Determining the analytical specificity of PCR-based assays for the diagnosis of IA: What is Aspergillus?

C. Oliver Morton, P. Lewis White, Rosemary A. Barnes, Lena Klingspor, Manuel Cuenca-Estrella, Katrien Lagrou, Stéphane Bretagne, Willem Melchers, Carlo Mengoli, Angela M. Caliendo, Massimo Cogliati, Yvette Debets-Ossenkopp, Rebecca Gorton, Ferry Hagen, Catriona Halliday, Petr Hamal, Kathleen Harvey-Wood, Katia Jaton, Gemma Johnson, Sarah KiddMartina Lengerova, Cornelia Lass-Florl, Chris Linton, Laurence Millon, C. Orla Morrissey, Melinda Paholcsek, Alida Fe Talento, Markus Ruhnke, Birgit Willinger, J. Peter Donnelly, Juergen Loeffler, on behalf of the EAPCRI

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21 Citations (Scopus)

Abstract

A wide array of PCR tests has been developed to aid the diagnosis of invasive aspergillosis (IA), providing technical diversity but limiting standardisation and acceptance. Methodological recommendations for testing blood samples using PCR exist, based on achieving optimal assay sensitivity to help exclude IA. Conversely, when testing more invasive samples (BAL, biopsy, CSF) emphasis is placed on confirming disease, so analytical specificity is paramount. This multicenter study examined the analytical specificity of PCR methods for detecting IA by blind testing a panel of DNA extracted from a various fungal species to explore the range of Aspergillus species that could be detected, but also potential cross reactivity with other fungal species. Positivity rates were calculated and regression analysis was performed to determine any associations between technical specifications and performance. The accuracy of Aspergillus genus specific assays was 71.8%, significantly greater (P < .0001) than assays specific for individual Aspergillus species (47.2%). For genus specific assays the most often missed species were A. lentulus (25.0%), A. versicolor (24.1%), A. terreus (16.1%), A. flavus (15.2%), A. niger (13.4%), and A. fumigatus (6.2%). There was a significant positive association between accuracy and using an Aspergillus genus PCR assay targeting the rRNA genes (P = .0011). Conversely, there was a significant association between rRNA PCR targets and false positivity (P = .0032). To conclude current Aspergillus PCR assays are better suited for detecting A. fumigatus, with inferior detection of most other Aspergillus species. The use of an Aspergillus genus specific PCR assay targeting the rRNA genes is preferential.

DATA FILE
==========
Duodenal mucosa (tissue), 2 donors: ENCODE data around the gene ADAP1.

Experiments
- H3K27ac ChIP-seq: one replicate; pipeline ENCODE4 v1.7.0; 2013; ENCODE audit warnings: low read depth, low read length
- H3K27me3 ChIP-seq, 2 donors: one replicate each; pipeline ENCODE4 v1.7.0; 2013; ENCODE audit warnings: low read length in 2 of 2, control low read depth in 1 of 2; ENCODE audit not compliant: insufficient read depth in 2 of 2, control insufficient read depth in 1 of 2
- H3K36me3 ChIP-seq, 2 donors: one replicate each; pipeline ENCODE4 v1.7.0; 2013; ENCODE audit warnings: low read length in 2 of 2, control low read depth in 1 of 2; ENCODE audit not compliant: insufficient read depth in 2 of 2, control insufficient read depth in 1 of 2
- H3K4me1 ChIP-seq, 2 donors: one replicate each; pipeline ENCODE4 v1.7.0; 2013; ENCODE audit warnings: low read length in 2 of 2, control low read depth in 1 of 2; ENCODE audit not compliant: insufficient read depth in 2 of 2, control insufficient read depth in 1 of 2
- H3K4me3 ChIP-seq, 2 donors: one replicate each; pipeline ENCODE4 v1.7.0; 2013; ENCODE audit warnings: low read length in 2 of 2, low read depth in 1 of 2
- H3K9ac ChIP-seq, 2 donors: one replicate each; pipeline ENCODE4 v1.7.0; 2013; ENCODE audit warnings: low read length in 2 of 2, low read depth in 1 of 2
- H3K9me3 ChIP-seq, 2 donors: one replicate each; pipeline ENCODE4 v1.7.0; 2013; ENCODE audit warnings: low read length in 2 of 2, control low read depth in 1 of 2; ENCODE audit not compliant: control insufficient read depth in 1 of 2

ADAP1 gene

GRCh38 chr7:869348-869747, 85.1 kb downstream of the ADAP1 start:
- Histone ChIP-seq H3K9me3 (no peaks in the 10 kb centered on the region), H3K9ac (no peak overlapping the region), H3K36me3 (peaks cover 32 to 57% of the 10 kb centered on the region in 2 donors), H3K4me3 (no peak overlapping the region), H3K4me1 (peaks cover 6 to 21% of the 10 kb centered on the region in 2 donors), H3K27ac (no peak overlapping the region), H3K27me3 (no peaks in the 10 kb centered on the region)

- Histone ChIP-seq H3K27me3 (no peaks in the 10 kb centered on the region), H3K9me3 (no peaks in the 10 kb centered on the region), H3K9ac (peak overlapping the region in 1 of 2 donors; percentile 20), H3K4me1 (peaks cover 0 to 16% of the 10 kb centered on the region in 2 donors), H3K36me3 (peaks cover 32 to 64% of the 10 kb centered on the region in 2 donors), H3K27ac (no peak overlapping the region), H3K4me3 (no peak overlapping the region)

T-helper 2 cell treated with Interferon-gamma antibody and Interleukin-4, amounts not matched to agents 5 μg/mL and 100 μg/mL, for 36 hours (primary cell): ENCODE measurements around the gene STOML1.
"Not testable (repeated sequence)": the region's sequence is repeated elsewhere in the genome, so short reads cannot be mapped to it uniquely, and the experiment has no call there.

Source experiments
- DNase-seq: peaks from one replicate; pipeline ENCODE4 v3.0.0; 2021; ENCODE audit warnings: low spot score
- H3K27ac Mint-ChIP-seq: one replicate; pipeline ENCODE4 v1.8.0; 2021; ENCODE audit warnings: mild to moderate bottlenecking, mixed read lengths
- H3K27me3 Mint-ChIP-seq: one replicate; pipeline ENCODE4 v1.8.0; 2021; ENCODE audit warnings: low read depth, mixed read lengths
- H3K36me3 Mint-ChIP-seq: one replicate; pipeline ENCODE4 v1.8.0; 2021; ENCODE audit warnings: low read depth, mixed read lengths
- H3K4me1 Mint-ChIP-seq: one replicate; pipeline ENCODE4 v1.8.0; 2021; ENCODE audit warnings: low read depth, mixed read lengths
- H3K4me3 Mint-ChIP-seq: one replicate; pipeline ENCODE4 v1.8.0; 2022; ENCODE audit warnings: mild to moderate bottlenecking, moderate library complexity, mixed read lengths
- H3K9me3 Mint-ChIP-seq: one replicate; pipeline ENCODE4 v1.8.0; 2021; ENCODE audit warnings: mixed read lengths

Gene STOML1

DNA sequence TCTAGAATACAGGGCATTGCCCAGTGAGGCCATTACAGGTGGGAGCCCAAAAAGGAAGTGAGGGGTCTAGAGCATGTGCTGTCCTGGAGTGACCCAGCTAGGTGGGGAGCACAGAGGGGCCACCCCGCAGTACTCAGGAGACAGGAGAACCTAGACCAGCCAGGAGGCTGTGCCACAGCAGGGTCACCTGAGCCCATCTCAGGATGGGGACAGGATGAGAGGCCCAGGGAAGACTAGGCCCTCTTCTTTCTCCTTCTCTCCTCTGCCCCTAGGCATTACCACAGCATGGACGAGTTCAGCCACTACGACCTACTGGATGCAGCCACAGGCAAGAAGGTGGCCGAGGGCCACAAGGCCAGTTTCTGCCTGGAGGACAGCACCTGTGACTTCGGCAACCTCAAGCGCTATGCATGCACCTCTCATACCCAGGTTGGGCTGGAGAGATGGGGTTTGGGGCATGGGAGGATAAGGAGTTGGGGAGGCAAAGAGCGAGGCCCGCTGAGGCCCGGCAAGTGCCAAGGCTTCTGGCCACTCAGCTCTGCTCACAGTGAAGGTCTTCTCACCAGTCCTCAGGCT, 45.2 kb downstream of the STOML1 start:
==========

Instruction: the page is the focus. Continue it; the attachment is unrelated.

Original languageEnglish
Pages (from-to)402-413
Number of pages12
JournalMedical Mycology
Volume55
Issue number4
DOIs
Publication statusPublished - 1 Jun 2017

Keywords

  • analytical specificity
  • Aspergillus PCR
  • cross reactivity
  • detection range

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